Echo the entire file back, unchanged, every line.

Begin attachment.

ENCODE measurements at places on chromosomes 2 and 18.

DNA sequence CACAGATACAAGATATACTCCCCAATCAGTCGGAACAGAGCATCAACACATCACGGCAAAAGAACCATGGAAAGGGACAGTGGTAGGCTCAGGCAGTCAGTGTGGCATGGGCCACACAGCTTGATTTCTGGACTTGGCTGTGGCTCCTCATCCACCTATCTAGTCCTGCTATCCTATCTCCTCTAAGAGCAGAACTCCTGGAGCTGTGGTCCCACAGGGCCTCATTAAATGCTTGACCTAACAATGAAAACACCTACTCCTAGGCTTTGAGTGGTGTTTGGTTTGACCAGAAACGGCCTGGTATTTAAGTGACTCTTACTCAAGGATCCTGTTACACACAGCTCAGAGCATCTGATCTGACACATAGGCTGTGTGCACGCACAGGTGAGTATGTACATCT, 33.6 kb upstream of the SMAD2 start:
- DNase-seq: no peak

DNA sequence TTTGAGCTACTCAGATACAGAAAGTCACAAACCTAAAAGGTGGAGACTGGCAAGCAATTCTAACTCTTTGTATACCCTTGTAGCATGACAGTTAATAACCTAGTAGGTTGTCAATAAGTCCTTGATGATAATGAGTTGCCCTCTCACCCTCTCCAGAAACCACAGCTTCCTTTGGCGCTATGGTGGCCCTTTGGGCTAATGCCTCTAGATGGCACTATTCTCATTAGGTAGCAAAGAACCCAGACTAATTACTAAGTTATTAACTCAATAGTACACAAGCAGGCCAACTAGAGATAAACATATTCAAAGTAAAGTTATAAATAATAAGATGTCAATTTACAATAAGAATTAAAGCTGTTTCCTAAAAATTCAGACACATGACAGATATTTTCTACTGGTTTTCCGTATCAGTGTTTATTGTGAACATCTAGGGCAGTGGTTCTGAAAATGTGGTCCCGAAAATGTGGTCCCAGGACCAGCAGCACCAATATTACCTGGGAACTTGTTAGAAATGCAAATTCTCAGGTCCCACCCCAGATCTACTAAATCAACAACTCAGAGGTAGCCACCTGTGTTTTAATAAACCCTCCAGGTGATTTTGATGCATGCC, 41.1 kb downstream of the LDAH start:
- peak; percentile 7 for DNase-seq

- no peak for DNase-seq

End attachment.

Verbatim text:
ENCODE measurements at places on chromosomes 2 and 18.

DNA sequence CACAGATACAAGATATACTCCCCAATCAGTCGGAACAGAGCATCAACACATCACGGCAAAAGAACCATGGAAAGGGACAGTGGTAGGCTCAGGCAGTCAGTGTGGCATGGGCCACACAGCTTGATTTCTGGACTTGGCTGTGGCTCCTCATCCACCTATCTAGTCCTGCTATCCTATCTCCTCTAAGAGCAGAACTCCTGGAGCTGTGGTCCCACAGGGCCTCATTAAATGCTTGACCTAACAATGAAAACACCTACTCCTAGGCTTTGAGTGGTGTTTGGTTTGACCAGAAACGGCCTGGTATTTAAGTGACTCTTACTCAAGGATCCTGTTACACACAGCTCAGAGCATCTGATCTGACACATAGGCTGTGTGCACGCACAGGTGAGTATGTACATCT, 33.6 kb upstream of the SMAD2 start:
- DNase-seq: no peak

DNA sequence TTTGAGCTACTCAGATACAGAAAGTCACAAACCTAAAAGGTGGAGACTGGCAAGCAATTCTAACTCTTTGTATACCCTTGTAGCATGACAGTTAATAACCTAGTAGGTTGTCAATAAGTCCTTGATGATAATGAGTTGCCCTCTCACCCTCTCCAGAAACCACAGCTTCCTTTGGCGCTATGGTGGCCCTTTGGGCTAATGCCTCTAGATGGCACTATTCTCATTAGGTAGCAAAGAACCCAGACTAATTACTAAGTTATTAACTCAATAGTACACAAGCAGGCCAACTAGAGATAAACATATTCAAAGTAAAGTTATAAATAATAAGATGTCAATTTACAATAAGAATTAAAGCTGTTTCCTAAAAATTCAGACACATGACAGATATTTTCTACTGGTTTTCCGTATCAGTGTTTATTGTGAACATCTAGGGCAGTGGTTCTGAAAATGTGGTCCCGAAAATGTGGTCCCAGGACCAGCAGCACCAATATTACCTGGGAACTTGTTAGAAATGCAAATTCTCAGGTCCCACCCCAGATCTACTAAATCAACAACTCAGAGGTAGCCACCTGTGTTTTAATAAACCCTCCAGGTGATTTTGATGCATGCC, 41.1 kb downstream of the LDAH start:
- peak; percentile 7 for DNase-seq

- no peak for DNase-seq